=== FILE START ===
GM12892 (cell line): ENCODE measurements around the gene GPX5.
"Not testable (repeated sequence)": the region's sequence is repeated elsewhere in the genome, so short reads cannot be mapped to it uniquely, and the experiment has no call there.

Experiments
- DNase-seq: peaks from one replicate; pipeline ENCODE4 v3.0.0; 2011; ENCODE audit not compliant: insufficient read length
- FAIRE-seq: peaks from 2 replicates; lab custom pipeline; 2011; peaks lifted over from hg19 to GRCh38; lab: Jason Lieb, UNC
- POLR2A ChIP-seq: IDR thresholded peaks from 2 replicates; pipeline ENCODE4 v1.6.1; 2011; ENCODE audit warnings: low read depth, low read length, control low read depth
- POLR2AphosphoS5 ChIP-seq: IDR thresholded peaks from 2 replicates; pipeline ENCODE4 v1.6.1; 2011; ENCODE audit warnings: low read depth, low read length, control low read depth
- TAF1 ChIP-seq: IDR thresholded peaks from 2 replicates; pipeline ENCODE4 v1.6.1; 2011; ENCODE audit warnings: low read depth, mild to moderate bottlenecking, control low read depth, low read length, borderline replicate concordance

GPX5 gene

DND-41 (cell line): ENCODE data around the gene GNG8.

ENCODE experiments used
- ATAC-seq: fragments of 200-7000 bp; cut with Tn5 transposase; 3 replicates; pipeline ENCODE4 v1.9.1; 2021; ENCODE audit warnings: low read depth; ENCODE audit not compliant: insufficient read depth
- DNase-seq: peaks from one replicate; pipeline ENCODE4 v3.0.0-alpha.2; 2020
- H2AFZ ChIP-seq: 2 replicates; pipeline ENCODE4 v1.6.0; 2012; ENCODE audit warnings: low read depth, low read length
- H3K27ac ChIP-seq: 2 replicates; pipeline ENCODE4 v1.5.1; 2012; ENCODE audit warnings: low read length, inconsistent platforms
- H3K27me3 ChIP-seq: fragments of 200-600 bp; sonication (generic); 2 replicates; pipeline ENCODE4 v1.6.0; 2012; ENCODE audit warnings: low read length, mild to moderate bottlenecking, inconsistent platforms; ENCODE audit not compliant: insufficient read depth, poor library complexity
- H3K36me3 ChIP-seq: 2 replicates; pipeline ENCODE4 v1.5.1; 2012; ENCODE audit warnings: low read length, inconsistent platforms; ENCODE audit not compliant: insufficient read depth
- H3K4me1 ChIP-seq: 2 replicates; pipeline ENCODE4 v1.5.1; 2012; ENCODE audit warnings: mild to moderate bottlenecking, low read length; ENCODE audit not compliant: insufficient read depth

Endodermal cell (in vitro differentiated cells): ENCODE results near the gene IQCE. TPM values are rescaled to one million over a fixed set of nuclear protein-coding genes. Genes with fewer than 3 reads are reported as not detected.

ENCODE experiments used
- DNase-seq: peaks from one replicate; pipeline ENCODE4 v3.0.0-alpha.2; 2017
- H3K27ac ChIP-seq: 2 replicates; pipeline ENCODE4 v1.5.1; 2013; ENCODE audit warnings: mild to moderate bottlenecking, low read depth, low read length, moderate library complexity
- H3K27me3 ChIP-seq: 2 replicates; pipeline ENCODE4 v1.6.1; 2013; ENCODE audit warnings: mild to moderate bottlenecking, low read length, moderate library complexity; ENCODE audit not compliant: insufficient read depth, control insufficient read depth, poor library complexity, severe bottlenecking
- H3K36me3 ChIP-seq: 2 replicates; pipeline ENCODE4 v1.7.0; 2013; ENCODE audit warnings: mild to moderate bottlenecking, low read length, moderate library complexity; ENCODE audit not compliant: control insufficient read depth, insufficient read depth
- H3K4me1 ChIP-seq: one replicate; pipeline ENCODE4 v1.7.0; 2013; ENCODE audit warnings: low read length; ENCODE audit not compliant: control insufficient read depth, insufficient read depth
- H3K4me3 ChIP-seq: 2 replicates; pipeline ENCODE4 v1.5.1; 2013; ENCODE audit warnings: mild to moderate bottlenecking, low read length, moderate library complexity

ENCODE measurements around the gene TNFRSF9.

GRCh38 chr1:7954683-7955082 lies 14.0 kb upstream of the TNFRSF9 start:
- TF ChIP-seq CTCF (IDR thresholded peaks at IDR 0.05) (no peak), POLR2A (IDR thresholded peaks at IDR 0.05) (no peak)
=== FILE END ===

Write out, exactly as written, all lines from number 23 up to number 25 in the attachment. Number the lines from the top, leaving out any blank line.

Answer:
- H3K27me3 ChIP-seq: 2 replicates; pipeline ENCODE4 v1.6.1; 2013; ENCODE audit warnings: mild to moderate bottlenecking, low read length, moderate library complexity; ENCODE audit not compliant: insufficient read depth, control insufficient read depth, poor library complexity, severe bottlenecking
- H3K36me3 ChIP-seq: 2 replicates; pipeline ENCODE4 v1.7.0; 2013; ENCODE audit warnings: mild to moderate bottlenecking, low read length, moderate library complexity; ENCODE audit not compliant: control insufficient read depth, insufficient read depth
- H3K4me1 ChIP-seq: one replicate; pipeline ENCODE4 v1.7.0; 2013; ENCODE audit warnings: low read length; ENCODE audit not compliant: control insufficient read depth, insufficient read depth